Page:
Writing: 2 Sources of Confusion
Writing is a part of every camp director’s job. Between emails, memos, instructions, forms, blogs, reports, texts, tweets, websites and marketing materials, camp directors and their staff are on the sending end of a lot of messages. Often these are dashed off in a hurry, perhaps on a phone or tablet. Sometimes a flurry of back and forth messages is required for clarity. Frequently, neither party realizes a misunderstanding has occurred until much later, when something doesn’t get done correctly.
Sound familiar? Communication has always been a tricky business. No message sender means to be unclear, and no message receiver tries to be deliberately obtuse. Yet with poor communication costing businesses more than $40 billion annually, clearly, we don’t communicate as well as we think we do! In the information age, the need for effective communication is more pressing than ever.
Both you and your campers’ parents are busy and distracted. That’s the source of most miscommunication, and also why writing needs to be clear. As a camp director with a message, the responsibility is on you to slow down and make sure your words will hit their target. Like it or not, to some people, poorly written messaging raises a flag about the overall professionalism of your camp—especially on your website."The single biggest problem in communication is the illusion that it has taken place."George Bernard Shaw
Navigating the 3 Legs of the Writing Journey
We live in a world of increasing complexity. Everyone, from students to experts, struggles to master their daily tasks. It has been shown that neither more training nor more advanced technologies prevent significant errors. In his book The Checklist Manifesto, acclaimed writer and surgeon Atul Gawande describes a simple and humble remedy: the checklist.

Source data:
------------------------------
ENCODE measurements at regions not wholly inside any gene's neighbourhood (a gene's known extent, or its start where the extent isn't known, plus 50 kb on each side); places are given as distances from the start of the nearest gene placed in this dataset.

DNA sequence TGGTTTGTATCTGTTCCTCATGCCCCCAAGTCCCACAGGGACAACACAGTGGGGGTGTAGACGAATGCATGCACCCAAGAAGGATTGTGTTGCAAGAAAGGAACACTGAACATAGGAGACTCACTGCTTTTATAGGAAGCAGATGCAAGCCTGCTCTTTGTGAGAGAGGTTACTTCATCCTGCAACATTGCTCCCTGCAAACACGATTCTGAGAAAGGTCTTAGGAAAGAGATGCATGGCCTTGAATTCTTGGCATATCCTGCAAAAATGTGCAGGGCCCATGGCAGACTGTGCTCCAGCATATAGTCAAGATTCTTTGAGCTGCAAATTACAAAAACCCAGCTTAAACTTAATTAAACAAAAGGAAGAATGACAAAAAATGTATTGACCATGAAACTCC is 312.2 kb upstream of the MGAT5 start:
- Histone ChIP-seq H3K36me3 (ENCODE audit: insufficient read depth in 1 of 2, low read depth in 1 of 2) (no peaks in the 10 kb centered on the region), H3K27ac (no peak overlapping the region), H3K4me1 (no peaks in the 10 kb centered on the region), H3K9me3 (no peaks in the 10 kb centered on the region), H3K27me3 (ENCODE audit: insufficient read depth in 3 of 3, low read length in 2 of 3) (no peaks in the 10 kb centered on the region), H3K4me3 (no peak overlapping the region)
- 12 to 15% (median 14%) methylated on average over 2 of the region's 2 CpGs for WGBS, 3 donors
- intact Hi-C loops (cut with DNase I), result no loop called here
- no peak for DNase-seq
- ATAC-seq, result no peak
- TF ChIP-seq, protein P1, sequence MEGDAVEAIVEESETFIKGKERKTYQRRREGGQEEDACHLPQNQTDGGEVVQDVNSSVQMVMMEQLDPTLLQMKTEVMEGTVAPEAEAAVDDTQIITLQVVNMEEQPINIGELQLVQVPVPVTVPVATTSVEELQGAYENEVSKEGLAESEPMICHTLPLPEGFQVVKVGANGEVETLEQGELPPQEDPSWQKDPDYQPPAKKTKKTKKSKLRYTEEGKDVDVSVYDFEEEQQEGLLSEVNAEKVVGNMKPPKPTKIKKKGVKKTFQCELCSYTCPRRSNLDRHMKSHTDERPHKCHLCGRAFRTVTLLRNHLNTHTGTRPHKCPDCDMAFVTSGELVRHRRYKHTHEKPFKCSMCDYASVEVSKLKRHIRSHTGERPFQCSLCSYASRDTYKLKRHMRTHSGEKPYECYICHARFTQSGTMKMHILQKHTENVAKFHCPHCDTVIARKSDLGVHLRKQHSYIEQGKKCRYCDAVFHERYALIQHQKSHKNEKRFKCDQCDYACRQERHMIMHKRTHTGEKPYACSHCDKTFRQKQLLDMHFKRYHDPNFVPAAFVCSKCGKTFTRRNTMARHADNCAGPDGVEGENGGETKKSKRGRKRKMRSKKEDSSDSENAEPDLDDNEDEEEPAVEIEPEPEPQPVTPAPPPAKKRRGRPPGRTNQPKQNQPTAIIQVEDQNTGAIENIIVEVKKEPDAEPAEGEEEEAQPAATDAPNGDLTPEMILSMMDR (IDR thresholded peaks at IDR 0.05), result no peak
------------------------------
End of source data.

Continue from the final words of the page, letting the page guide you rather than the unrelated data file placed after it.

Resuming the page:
When a pilot ticks off the items on a take-off checklist, it adds a few minutes to take-off, but the global installation of the checklist to the flight industry has significantly reduced the number of simple, but deadly, errors that can occur. Gawande was instrumental in establishing the checklist in operating rooms around the world, with impressive error reduction.
It’s possible this simple checklist can help improve your daily task of writing. These tips require no training time or new skills, and can be implemented instantly. Like a pilot’s checklist, it will take a little extra time to implement, but that time will “pay for itself” by eliminating errors and confusion, and increasing comprehension, compliance, and customer satisfaction.